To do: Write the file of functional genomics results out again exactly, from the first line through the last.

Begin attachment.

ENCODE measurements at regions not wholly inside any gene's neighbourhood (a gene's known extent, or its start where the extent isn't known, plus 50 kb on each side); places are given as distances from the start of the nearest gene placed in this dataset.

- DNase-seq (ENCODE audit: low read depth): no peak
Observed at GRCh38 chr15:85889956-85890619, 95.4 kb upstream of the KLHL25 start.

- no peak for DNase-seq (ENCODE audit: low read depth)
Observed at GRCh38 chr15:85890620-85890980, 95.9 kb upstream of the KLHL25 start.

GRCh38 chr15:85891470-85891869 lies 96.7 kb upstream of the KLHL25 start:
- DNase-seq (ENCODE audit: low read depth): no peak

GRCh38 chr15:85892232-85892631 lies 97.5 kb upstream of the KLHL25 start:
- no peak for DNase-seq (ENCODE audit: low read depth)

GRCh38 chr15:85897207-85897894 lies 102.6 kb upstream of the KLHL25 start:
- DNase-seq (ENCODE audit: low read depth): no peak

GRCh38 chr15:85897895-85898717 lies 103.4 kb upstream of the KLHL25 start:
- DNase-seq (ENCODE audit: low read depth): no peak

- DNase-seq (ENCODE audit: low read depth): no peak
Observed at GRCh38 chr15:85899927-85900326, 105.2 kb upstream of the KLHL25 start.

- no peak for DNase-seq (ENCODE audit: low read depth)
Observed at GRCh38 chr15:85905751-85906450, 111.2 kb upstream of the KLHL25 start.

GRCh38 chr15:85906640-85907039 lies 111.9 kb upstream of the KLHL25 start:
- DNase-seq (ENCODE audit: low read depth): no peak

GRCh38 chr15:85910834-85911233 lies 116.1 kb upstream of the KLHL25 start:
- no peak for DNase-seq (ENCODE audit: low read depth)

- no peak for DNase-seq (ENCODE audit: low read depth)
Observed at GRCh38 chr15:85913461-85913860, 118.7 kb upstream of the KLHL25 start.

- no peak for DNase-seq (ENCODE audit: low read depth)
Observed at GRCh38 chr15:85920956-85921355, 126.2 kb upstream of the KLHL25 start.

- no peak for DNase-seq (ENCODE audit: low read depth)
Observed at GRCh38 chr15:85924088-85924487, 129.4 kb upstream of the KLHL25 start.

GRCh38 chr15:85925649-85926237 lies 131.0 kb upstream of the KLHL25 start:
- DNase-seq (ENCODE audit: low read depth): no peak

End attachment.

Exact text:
ENCODE measurements at regions not wholly inside any gene's neighbourhood (a gene's known extent, or its start where the extent isn't known, plus 50 kb on each side); places are given as distances from the start of the nearest gene placed in this dataset.

- DNase-seq (ENCODE audit: low read depth): no peak
Observed at GRCh38 chr15:85889956-85890619, 95.4 kb upstream of the KLHL25 start.

- no peak for DNase-seq (ENCODE audit: low read depth)
Observed at GRCh38 chr15:85890620-85890980, 95.9 kb upstream of the KLHL25 start.

GRCh38 chr15:85891470-85891869 lies 96.7 kb upstream of the KLHL25 start:
- DNase-seq (ENCODE audit: low read depth): no peak

GRCh38 chr15:85892232-85892631 lies 97.5 kb upstream of the KLHL25 start:
- no peak for DNase-seq (ENCODE audit: low read depth)

GRCh38 chr15:85897207-85897894 lies 102.6 kb upstream of the KLHL25 start:
- DNase-seq (ENCODE audit: low read depth): no peak

GRCh38 chr15:85897895-85898717 lies 103.4 kb upstream of the KLHL25 start:
- DNase-seq (ENCODE audit: low read depth): no peak

- DNase-seq (ENCODE audit: low read depth): no peak
Observed at GRCh38 chr15:85899927-85900326, 105.2 kb upstream of the KLHL25 start.

- no peak for DNase-seq (ENCODE audit: low read depth)
Observed at GRCh38 chr15:85905751-85906450, 111.2 kb upstream of the KLHL25 start.

GRCh38 chr15:85906640-85907039 lies 111.9 kb upstream of the KLHL25 start:
- DNase-seq (ENCODE audit: low read depth): no peak

GRCh38 chr15:85910834-85911233 lies 116.1 kb upstream of the KLHL25 start:
- no peak for DNase-seq (ENCODE audit: low read depth)

- no peak for DNase-seq (ENCODE audit: low read depth)
Observed at GRCh38 chr15:85913461-85913860, 118.7 kb upstream of the KLHL25 start.

- no peak for DNase-seq (ENCODE audit: low read depth)
Observed at GRCh38 chr15:85920956-85921355, 126.2 kb upstream of the KLHL25 start.

- no peak for DNase-seq (ENCODE audit: low read depth)
Observed at GRCh38 chr15:85924088-85924487, 129.4 kb upstream of the KLHL25 start.

GRCh38 chr15:85925649-85926237 lies 131.0 kb upstream of the KLHL25 start:
- DNase-seq (ENCODE audit: low read depth): no peak